Stallcup, the Chattanooga police officer, said he gave his report of the incident to two different district attorneys, both of whom declined to prosecute the case owing to lack of “criminal intent.”
“Stories start differentiating there as far as how long and how much pressure was placed on [Neal’s ankle],” Stallcup said. “But the other three witnesses said that Gus said, ‘Ow,’ and the coach let go.”
Neal’s mother, Kari, was not present at the time of the incident, but she was listed as a witness on the police report, and she spoke on her son’s behalf at the school board meeting.
“The aftermath of this incident has altered the state of his mental health along with his comfort at school,” Kari Neal said during the meeting’s public comment period. “My son no longer feels safe or welcome at the school he has attended since pre-K. The lunch room, which once was a place for socializing and laughter, now gives him severe anxiety attacks, due to having to watch [Coach Daniel Tyler Karr] sit alongside the administration and act as if nothing happened.”
Some members of the community felt it had been inappropriate for Karr to be with Neal at all on Oct. 23 because he had been drinking alcohol that night.
“The coach did admit that he had been drinking,” Stallcup said. “As far as (his) intoxication level, nobody really knows. There’s no way of knowing about it, but the coach did tell me that he had had a couple of beers.”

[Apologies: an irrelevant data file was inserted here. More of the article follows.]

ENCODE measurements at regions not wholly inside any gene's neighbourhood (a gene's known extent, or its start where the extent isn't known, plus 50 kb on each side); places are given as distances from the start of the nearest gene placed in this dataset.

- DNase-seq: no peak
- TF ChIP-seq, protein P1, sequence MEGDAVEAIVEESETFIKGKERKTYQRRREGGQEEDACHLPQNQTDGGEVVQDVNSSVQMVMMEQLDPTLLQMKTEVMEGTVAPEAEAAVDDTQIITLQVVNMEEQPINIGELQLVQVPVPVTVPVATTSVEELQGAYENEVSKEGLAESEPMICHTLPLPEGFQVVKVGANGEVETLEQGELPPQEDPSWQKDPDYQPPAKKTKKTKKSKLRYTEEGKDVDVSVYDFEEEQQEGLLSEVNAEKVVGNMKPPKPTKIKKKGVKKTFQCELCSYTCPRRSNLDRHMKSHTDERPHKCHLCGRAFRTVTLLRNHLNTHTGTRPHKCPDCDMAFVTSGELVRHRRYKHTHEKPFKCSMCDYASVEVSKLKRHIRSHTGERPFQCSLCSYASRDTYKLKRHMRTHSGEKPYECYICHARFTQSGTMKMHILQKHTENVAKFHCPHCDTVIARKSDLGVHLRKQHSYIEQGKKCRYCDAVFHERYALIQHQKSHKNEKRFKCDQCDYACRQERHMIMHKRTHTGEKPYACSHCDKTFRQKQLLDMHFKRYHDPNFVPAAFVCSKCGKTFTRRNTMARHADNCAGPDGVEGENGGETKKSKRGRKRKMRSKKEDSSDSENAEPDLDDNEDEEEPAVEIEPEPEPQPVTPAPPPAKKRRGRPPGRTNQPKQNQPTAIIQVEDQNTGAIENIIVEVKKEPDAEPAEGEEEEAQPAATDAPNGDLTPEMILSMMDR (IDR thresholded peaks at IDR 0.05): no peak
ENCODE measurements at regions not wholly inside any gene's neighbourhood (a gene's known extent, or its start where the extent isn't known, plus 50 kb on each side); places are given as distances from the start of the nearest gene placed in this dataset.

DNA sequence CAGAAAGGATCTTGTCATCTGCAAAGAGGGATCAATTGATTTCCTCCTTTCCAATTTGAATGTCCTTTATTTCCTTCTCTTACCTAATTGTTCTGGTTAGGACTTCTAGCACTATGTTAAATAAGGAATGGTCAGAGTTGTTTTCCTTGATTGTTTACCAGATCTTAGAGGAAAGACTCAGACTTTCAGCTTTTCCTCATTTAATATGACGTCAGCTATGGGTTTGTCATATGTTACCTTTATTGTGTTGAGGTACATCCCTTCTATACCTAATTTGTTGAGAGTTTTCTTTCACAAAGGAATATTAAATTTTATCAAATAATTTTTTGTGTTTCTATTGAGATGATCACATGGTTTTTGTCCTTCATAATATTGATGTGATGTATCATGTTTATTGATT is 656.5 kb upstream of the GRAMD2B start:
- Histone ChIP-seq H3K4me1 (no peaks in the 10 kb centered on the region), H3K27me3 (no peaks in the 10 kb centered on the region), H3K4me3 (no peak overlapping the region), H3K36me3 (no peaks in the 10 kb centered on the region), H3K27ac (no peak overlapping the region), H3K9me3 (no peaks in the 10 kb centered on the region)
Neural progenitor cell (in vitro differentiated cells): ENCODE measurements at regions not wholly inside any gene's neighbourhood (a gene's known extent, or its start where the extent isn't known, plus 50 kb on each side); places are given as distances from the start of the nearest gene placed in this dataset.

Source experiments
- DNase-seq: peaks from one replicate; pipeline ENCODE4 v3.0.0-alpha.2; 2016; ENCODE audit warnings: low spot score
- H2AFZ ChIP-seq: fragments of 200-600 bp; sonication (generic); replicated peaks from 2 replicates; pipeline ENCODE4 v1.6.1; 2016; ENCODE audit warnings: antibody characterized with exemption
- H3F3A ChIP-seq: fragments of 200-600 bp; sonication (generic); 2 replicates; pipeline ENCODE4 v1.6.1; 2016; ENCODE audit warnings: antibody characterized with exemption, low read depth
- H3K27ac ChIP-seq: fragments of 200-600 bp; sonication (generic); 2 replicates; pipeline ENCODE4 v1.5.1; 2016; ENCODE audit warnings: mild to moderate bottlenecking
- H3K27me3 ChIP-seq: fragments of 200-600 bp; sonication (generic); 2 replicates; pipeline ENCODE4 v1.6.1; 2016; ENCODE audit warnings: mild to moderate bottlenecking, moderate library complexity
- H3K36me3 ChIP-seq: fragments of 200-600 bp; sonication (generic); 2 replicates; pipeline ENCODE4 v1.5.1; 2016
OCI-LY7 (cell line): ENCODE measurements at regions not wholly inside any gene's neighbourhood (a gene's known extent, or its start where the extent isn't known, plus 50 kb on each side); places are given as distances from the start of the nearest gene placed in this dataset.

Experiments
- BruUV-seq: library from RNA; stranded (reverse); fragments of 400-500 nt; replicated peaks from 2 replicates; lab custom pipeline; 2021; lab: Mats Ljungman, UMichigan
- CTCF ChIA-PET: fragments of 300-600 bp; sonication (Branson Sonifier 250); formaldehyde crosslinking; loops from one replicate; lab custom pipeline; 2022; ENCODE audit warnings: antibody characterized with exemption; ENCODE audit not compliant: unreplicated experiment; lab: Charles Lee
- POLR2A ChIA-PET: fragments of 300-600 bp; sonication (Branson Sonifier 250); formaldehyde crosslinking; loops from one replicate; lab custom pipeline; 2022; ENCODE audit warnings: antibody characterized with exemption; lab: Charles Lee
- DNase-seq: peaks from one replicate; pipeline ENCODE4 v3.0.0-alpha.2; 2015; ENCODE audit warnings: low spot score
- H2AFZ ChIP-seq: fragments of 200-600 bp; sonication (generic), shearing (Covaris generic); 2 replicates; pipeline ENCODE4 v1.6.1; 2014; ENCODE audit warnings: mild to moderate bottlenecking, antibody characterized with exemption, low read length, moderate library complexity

Augustus Neal said that, after the incident, some members of the community began to ostracize him, feeling that he was trying to cause problems for Karr, who coaches girls basketball and softball and teaches elementary physical education.
Neal said Monday that he will not attend Chattanooga public schools for the spring semester.
Karr, whose full name is Daniel Tyler Karr, does not appear to be a certified teacher, according to state records.
Chattanooga Public Schools Superintendent Jerry Brown declined to answer questions about the situations facing his district, but he did provide a statement.
“About two months ago, we did receive a report of an off-campus incident involving the softball coach where it was reported that a student was injured while in the company of the coach and other persons,” Brown said. “The matter was reported to law enforcement who declined to file charges. I cannot give any specific details about any confidential personnel matters, but I can say that the coach is still employed and working with the district.”